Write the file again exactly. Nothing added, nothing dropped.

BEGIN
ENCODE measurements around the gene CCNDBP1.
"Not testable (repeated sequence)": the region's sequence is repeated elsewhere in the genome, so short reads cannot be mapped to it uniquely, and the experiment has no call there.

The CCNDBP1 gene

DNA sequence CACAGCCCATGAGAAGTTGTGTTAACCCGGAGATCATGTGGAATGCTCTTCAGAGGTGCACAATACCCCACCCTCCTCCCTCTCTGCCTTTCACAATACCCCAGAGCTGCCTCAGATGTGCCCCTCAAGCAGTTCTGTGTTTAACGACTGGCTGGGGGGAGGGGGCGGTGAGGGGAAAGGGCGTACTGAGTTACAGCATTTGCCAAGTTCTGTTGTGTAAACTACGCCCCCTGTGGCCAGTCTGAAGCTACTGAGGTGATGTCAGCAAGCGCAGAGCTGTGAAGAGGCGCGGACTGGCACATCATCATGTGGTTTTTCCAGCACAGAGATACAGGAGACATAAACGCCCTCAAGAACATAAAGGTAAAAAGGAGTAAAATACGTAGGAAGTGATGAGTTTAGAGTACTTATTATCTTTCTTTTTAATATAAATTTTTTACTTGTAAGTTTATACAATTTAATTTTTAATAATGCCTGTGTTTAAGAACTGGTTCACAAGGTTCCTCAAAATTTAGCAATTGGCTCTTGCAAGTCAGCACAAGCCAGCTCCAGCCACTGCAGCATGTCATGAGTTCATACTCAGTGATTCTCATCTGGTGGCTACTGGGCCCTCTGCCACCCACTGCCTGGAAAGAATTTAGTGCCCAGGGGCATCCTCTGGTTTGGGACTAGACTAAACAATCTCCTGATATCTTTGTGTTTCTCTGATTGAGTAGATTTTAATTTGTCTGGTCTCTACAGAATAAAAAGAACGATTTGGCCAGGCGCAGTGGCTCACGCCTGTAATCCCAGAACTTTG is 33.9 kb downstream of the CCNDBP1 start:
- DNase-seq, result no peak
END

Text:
ENCODE measurements around the gene CCNDBP1.
"Not testable (repeated sequence)": the region's sequence is repeated elsewhere in the genome, so short reads cannot be mapped to it uniquely, and the experiment has no call there.

The CCNDBP1 gene

DNA sequence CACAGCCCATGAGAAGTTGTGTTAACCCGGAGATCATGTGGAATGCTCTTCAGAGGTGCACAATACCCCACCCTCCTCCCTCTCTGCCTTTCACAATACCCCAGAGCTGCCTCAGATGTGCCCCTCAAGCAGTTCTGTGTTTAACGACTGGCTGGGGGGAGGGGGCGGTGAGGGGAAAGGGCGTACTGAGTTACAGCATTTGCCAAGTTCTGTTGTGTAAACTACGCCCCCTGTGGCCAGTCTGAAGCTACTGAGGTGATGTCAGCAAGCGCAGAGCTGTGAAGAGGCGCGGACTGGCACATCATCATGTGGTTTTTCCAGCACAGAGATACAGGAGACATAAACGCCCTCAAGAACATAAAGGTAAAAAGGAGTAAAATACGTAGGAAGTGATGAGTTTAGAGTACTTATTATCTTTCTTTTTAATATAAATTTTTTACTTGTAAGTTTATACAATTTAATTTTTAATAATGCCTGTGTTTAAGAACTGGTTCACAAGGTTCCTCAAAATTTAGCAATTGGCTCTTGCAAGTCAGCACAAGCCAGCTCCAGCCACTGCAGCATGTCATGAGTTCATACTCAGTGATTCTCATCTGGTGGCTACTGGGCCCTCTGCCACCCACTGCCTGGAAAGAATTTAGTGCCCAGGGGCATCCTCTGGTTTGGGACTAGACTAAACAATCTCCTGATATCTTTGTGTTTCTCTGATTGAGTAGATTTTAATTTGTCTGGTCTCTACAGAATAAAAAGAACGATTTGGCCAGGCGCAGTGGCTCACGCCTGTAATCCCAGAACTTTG is 33.9 kb downstream of the CCNDBP1 start:
- DNase-seq, result no peak